Background: Heat shock proteins (Hsp) are major chaperone molecules that have recently
emerged as cancer therapeutic targets owing to their involvement in tumor cell proliferation, differentiation,
invasion and metastasis. High levels of extracellular Hsp90 and Hsp70 have been closely associated
with a wide range of human cancers. Accumulating evidence suggests that the pharmacological inhibition
of these molecules can play a pivotal role in non-surgical cancer treatment. Efforts have been taken to
develop monoclonal antibodies (mAbs) and antibody fragments targeting extracellular Hsp90 and Hsp70,
alone or conjugated with standard anticancer agents, to control several types of cancer, such as breast,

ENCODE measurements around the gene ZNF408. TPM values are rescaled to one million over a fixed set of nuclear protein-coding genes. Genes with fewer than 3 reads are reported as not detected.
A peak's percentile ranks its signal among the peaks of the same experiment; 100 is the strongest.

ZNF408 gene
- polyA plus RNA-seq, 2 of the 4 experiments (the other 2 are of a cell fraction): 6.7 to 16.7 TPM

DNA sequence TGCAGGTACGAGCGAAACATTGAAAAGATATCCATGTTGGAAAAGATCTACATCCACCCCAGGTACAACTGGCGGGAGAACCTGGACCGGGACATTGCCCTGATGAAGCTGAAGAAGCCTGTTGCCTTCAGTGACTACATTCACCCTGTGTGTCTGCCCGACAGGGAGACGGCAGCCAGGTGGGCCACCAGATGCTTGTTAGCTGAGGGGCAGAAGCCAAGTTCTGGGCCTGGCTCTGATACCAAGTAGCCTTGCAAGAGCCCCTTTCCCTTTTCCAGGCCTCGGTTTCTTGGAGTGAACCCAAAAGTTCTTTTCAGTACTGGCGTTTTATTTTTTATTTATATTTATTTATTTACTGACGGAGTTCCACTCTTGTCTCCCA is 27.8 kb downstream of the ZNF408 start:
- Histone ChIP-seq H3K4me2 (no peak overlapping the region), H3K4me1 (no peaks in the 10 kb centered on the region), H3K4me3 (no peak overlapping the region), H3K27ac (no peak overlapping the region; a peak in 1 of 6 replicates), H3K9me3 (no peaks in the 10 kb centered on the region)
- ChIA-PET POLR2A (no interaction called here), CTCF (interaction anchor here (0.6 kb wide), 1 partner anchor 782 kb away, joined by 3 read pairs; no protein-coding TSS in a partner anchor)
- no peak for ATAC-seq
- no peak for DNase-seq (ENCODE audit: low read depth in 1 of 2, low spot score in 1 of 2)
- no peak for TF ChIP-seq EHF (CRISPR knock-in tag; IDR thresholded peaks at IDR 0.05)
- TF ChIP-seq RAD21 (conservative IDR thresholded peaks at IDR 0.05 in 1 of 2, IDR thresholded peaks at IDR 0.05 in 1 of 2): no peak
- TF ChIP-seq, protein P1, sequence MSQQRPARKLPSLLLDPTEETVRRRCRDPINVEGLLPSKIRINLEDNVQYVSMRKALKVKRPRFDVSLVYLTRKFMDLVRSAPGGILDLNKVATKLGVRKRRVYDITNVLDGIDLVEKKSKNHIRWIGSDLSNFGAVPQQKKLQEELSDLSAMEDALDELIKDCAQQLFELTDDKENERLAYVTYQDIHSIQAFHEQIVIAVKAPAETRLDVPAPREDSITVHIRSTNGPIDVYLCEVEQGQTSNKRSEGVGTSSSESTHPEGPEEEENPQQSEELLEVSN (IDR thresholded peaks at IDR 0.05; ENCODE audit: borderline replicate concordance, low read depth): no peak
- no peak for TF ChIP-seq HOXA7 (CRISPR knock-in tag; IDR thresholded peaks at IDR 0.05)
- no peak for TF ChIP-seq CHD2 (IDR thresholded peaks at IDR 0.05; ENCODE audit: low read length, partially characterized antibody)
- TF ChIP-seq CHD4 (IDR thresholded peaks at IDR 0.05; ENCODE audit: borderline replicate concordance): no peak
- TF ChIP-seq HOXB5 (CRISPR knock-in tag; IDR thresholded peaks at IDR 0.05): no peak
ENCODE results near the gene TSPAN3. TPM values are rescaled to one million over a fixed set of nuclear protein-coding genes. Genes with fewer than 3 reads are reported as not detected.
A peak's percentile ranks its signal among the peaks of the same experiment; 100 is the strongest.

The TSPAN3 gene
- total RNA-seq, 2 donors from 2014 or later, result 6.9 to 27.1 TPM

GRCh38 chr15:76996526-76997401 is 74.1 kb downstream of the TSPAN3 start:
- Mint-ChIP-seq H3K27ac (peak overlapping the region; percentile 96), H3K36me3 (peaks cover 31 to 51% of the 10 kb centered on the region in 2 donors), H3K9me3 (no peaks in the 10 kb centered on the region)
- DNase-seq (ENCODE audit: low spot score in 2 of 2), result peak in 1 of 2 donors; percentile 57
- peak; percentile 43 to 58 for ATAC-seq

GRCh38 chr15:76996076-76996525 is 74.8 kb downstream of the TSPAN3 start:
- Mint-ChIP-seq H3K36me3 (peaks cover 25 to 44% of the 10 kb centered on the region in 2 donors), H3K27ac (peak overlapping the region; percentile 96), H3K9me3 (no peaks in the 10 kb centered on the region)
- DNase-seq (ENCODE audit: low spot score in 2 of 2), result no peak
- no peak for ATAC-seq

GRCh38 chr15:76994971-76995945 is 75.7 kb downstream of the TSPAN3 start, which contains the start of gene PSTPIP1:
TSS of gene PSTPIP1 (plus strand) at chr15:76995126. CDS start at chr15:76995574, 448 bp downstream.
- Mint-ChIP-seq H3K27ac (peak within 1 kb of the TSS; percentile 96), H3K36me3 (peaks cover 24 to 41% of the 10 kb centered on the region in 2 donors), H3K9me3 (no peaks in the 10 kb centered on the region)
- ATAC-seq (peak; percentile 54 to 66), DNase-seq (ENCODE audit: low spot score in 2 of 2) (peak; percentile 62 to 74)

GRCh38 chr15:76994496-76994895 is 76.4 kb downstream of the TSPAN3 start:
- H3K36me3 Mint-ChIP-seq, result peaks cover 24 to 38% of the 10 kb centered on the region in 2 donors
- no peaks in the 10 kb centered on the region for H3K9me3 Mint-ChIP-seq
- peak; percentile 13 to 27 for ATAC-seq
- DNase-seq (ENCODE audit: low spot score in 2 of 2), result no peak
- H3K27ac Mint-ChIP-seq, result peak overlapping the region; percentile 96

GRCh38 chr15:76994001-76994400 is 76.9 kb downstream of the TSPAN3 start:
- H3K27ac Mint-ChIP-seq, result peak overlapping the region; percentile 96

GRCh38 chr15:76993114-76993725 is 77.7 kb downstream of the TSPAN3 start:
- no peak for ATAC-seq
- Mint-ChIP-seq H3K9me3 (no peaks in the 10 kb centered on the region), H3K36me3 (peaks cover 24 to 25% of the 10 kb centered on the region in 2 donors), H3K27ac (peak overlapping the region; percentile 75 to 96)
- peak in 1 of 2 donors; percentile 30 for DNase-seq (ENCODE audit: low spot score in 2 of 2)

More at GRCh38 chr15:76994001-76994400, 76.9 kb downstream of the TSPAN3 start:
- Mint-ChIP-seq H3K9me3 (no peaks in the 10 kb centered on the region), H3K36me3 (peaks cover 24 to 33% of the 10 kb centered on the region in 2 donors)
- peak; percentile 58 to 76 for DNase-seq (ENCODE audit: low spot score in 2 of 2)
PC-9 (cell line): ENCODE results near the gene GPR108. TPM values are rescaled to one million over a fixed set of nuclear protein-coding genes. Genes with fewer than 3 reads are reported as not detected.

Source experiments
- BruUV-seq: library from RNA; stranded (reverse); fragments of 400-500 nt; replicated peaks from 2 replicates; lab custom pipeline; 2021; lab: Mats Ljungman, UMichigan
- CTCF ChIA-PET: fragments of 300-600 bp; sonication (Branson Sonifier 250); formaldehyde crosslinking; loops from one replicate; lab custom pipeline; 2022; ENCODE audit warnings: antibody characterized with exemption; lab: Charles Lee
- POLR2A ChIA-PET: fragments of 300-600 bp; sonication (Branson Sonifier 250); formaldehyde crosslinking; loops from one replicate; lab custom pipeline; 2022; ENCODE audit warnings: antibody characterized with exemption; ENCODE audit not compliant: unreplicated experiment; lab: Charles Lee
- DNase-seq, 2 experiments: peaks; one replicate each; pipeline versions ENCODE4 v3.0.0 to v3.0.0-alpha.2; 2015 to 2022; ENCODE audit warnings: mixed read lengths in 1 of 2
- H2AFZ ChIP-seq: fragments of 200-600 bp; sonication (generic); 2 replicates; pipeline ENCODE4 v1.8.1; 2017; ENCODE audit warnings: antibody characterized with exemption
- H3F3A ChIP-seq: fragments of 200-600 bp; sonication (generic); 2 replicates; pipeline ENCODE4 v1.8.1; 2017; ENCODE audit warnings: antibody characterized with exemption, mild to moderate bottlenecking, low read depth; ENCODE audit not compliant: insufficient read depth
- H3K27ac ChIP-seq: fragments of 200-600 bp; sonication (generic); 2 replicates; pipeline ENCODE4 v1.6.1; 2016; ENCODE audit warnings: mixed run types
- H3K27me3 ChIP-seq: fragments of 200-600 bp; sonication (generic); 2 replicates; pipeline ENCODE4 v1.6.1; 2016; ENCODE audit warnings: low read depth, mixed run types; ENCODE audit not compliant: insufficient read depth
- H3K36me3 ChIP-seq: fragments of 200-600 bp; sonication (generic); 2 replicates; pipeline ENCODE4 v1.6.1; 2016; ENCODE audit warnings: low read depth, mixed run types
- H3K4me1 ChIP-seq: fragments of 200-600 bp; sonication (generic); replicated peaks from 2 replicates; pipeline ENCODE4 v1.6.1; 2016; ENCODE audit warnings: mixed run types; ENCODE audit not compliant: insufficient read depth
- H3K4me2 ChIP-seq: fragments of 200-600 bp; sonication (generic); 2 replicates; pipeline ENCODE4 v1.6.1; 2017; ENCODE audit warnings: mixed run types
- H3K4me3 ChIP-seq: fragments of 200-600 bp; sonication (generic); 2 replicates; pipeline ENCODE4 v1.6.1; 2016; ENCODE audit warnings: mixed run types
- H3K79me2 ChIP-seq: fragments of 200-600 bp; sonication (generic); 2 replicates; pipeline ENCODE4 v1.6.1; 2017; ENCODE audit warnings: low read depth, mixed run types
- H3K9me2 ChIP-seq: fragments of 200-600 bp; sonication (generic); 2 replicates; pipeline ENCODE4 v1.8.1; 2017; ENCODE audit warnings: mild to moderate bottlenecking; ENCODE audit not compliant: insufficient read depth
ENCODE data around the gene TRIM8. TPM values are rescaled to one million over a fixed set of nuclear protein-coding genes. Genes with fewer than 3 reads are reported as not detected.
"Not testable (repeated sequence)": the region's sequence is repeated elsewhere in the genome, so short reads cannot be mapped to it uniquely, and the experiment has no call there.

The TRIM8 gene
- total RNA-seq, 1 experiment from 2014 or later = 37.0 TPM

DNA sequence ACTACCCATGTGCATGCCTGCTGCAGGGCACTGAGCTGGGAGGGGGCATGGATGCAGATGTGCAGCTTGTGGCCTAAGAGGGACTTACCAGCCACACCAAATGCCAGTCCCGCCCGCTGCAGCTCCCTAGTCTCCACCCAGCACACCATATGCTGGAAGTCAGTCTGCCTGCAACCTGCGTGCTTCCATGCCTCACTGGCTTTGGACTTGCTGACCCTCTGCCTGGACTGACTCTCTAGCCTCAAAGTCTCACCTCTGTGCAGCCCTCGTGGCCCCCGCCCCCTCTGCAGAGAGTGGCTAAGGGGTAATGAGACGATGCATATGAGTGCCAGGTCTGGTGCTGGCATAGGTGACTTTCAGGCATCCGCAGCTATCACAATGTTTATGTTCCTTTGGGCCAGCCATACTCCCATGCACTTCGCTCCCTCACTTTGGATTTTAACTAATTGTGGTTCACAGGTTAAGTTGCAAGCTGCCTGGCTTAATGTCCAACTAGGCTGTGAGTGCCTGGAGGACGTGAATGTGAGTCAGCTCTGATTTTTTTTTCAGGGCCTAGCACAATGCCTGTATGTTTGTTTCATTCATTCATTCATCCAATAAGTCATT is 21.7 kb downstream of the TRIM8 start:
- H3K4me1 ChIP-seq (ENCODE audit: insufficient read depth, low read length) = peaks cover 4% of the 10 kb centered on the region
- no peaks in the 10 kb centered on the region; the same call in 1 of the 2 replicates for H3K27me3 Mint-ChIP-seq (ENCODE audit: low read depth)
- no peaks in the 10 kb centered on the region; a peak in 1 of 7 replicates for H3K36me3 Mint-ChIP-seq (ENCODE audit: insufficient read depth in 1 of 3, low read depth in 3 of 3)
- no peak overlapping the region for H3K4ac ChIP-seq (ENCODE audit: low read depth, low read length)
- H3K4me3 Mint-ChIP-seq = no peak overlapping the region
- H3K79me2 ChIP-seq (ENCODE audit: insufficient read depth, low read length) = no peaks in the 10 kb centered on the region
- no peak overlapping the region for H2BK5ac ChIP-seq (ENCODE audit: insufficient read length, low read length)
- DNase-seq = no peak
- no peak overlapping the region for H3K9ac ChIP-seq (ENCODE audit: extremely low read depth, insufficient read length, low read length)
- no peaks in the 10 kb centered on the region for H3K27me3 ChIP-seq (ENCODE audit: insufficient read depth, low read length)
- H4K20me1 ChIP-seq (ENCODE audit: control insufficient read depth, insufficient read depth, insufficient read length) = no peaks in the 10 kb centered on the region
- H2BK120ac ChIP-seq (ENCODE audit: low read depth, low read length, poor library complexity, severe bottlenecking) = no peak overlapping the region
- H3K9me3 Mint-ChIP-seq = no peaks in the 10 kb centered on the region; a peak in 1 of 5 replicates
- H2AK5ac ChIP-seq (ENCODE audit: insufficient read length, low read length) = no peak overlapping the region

colon, prostate or melanoma.
Objective: To provide an overview on the development of monoclonal antibodies and antibody fragments
with capacity to bind Hsp90 and Hsp70, aiming at being used for cancer treatment.
Methods: A systematic review was performed using European Patent Office and Google patents databases.
Results: Based on the available literature and patents, we report the potential anticancer strategies based
on these biological molecules.
Conclusions: Supported by the recent developments in this field, Hsp targeting antibodies therapy may
emerge for clinical use in the future for cancer patients, namely as antibody-drug conjugates combining
the specificity of these antibodies with the potency of cytotoxic drugs.